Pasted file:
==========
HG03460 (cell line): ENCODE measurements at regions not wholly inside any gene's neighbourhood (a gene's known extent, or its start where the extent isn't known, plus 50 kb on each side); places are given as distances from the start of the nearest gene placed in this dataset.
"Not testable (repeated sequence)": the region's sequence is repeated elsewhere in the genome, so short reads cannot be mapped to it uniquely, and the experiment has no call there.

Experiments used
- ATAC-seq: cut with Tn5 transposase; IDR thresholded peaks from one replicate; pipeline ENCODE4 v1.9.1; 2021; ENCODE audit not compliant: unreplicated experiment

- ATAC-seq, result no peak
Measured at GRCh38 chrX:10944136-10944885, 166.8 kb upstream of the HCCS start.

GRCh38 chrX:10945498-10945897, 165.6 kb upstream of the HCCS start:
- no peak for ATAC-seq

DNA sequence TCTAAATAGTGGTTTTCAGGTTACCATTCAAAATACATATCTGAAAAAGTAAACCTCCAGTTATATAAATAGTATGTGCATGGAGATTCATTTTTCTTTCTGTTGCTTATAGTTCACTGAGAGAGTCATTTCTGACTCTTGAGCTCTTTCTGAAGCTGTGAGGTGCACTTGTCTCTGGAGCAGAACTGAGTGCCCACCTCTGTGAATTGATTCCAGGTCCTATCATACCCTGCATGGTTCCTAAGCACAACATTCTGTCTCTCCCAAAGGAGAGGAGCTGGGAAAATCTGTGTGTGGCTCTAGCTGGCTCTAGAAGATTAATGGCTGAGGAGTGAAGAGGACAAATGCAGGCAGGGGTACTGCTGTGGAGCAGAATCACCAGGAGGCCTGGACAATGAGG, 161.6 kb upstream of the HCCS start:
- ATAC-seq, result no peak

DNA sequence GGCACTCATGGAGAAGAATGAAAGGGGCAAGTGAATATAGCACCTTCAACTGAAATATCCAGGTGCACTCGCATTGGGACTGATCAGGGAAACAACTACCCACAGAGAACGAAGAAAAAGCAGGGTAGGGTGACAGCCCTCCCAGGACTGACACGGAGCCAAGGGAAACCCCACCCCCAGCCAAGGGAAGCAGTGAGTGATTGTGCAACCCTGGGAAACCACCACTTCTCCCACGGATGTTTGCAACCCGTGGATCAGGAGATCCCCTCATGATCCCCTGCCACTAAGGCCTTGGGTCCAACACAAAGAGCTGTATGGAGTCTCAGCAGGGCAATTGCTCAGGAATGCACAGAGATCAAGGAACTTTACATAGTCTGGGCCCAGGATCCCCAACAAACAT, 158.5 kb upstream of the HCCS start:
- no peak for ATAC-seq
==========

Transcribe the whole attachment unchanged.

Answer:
HG03460 (cell line): ENCODE measurements at regions not wholly inside any gene's neighbourhood (a gene's known extent, or its start where the extent isn't known, plus 50 kb on each side); places are given as distances from the start of the nearest gene placed in this dataset.
"Not testable (repeated sequence)": the region's sequence is repeated elsewhere in the genome, so short reads cannot be mapped to it uniquely, and the experiment has no call there.

Experiments used
- ATAC-seq: cut with Tn5 transposase; IDR thresholded peaks from one replicate; pipeline ENCODE4 v1.9.1; 2021; ENCODE audit not compliant: unreplicated experiment

- ATAC-seq, result no peak
Measured at GRCh38 chrX:10944136-10944885, 166.8 kb upstream of the HCCS start.

GRCh38 chrX:10945498-10945897, 165.6 kb upstream of the HCCS start:
- no peak for ATAC-seq

DNA sequence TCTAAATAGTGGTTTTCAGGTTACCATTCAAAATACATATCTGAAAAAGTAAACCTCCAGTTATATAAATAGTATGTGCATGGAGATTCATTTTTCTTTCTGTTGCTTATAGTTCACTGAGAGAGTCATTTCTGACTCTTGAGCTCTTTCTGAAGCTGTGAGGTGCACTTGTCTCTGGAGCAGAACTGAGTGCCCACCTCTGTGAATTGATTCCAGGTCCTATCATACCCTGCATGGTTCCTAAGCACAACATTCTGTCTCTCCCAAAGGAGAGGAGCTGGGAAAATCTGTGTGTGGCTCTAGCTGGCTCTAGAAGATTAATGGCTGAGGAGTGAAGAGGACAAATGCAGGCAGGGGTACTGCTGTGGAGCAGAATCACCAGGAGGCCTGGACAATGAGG, 161.6 kb upstream of the HCCS start:
- ATAC-seq, result no peak

DNA sequence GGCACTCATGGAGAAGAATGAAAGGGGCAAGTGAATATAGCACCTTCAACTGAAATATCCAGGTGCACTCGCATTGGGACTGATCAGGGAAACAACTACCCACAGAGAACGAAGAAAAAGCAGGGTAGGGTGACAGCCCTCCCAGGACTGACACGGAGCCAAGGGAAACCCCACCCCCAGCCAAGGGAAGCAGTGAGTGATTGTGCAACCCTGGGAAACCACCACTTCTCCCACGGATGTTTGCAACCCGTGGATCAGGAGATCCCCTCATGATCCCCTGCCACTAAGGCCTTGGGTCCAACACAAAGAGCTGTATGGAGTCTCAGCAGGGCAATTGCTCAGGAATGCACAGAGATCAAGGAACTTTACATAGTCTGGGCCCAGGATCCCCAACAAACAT, 158.5 kb upstream of the HCCS start:
- no peak for ATAC-seq